Blog Posts:
    0
    Joined:
    Sep 15, 2016
    Messages:
    301
    Likes Received:
    688
    Location:
    Oregon
    Thats awesome Gila Dog! Goats even eat juniper huh? They really do eat anything and everything lol. Living in such a manner would be difficult but for extended, multiday to multiweek excursions I think it would be a blast! Nice pic too, looks like some amazing country to explore.
  24. werewolf won

    werewolf won TANSTAAFL Supporter Bushcraft Friend

    Blog Posts:
    4
    Joined:
    Jan 29, 2010
    Messages:
    11,156
    Likes Received:
    4,472
    Location:
    East Freetown, MA
    Gary Lafontaign used to tell the story of a friend who had a pack goat that ate escargot. They’d fish high mountain lakes and the goat would haul the gear for them. They got caught in a freak late season snow storm and the felt the only reason they got back was because the goat knew which way to go.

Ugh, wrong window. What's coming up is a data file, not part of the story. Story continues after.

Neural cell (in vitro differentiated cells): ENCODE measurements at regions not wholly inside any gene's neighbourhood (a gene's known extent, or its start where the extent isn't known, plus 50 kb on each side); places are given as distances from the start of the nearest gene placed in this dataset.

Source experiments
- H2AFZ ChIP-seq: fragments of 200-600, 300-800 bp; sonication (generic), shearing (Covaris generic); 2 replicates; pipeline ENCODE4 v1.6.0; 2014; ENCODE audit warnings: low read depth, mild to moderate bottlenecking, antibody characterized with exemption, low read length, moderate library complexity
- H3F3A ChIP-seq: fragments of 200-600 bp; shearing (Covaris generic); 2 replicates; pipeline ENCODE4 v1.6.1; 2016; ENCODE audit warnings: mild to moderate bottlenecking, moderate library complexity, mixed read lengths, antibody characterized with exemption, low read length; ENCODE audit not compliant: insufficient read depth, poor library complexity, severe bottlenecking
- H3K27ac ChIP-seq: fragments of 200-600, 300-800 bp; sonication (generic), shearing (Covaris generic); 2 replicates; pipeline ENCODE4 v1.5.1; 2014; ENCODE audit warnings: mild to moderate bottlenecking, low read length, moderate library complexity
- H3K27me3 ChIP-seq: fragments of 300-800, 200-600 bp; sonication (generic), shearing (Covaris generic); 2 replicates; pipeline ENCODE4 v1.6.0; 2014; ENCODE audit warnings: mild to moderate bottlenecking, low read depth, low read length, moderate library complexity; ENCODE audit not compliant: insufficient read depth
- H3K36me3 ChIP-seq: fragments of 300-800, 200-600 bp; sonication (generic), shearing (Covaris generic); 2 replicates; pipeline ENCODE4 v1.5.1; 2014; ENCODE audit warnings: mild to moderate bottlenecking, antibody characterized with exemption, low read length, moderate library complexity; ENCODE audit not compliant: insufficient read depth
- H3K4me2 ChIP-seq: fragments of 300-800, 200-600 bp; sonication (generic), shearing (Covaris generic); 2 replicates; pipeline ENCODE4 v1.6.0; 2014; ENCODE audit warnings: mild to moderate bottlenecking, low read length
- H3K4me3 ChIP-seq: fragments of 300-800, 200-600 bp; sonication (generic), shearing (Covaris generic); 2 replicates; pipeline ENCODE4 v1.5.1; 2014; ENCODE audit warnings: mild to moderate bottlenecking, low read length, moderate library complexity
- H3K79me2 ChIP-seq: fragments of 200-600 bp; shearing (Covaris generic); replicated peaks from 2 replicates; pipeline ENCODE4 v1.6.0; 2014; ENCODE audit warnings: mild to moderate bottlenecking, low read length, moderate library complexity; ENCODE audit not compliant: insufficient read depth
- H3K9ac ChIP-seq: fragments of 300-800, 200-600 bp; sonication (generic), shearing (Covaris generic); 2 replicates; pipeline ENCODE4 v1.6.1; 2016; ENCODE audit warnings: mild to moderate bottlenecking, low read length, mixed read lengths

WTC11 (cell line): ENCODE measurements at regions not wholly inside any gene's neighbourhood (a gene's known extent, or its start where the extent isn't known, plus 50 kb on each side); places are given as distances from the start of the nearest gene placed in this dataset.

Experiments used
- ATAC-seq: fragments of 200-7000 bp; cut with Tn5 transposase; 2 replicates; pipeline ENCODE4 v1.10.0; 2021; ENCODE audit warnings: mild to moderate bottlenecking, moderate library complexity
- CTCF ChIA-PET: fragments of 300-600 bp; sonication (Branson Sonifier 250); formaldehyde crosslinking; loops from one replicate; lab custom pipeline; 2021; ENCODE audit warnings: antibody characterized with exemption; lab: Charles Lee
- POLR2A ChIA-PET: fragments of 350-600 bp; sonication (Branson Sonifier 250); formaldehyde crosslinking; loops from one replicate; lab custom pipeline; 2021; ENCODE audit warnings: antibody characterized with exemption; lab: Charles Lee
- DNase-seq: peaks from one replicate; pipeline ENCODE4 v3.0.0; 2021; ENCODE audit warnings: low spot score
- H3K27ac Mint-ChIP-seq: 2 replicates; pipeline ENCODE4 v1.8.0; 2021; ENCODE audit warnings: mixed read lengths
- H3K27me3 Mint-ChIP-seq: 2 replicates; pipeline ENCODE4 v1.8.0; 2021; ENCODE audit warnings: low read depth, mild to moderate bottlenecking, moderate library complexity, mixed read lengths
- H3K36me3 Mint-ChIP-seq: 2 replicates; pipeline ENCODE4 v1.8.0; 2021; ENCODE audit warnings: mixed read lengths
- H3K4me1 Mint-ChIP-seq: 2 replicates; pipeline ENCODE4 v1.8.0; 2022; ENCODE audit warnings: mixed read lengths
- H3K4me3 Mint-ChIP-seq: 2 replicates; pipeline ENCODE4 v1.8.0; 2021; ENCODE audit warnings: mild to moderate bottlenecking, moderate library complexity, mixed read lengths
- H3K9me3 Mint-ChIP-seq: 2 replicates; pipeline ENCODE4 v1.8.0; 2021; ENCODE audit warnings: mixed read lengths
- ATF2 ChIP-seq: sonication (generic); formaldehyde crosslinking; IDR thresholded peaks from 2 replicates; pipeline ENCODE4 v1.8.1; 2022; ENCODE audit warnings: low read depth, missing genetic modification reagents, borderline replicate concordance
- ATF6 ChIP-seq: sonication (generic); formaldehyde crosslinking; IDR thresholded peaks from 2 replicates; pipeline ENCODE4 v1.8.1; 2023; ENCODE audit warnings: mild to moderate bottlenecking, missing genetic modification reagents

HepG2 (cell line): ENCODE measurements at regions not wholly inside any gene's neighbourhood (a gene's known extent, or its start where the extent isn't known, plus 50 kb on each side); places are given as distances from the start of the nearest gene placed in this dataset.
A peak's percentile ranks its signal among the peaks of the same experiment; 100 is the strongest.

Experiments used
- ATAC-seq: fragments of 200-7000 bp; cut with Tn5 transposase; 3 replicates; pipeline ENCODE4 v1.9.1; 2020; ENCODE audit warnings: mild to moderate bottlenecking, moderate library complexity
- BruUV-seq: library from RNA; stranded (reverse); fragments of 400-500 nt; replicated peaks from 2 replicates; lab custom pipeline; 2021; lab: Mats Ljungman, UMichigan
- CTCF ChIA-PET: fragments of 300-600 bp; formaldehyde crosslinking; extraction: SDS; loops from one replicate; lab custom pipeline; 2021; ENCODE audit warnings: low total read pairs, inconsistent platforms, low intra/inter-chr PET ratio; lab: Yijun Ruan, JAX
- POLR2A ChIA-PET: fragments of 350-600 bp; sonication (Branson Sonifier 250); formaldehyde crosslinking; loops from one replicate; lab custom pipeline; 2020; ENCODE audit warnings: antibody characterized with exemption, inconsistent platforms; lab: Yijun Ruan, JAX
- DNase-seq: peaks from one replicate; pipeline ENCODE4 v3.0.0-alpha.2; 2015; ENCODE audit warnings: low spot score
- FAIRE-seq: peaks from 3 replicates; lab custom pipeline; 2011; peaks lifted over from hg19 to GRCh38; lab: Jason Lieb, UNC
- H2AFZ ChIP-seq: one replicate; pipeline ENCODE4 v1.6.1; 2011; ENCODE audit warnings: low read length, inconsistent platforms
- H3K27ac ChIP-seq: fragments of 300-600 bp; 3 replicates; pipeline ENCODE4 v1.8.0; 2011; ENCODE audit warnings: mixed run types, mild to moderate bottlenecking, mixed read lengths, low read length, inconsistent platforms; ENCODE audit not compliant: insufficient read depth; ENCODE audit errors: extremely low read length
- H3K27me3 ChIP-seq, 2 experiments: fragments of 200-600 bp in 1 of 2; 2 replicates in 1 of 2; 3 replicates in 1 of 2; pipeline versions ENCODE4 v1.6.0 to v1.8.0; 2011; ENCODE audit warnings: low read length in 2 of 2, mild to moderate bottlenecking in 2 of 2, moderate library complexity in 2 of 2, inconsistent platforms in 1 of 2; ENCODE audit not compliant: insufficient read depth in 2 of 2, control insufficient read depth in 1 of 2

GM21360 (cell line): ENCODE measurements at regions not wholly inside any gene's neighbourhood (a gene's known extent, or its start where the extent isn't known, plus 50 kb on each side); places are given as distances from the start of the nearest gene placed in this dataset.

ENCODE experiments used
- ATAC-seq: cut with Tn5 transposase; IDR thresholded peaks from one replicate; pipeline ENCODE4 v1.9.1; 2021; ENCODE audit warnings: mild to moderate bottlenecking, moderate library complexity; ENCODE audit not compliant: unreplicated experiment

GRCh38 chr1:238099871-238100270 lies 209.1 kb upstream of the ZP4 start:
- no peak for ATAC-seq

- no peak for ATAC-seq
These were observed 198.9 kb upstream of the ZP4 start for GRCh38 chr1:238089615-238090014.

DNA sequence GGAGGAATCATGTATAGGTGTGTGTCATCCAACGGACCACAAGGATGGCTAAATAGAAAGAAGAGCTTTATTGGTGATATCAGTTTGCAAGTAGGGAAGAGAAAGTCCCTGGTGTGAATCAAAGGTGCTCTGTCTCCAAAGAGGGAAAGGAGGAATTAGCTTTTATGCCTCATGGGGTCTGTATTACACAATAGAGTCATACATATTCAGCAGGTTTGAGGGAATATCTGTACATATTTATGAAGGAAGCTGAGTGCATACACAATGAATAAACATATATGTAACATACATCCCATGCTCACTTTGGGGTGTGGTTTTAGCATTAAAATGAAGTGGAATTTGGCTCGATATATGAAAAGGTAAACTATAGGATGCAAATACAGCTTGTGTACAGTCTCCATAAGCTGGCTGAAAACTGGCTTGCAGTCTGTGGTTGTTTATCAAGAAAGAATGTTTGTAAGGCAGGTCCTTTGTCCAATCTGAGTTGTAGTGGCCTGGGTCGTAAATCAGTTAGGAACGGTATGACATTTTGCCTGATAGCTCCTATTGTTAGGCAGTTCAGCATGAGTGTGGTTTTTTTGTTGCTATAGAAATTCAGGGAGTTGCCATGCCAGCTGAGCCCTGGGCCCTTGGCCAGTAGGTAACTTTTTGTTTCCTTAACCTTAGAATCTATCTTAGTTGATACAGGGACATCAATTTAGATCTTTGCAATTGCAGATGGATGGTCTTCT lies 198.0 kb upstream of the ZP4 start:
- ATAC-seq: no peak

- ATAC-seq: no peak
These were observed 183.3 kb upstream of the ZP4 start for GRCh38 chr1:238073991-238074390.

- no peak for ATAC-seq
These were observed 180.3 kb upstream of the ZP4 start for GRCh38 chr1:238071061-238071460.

People used to ask why the goat ate escargot and he’d tell you: “I own the goat my life he eats whatever he wants.”

    I delight in petting goats at every petting zoo that has them. If I ever owned one it would have bald patches I’m afraid.
    Bitterroot Native likes this.
  25. southron

    southron Scout

    Blog Posts:
    0
    Joined:
    Aug 29, 2015
    Messages:
    490
    Likes Received:
    499
    Location:
    N.E Alabama
    I have a few thoughts about goats I'll share.

    1. Goats are escape artists so if one has them fenced in they will almost like magic manage to get out. If "teathered" they can chew threw ropes and escape. Just something to think on. I suspect if one turns them into kinda pets that they would be less apt to wander off, esp if they were not hungry.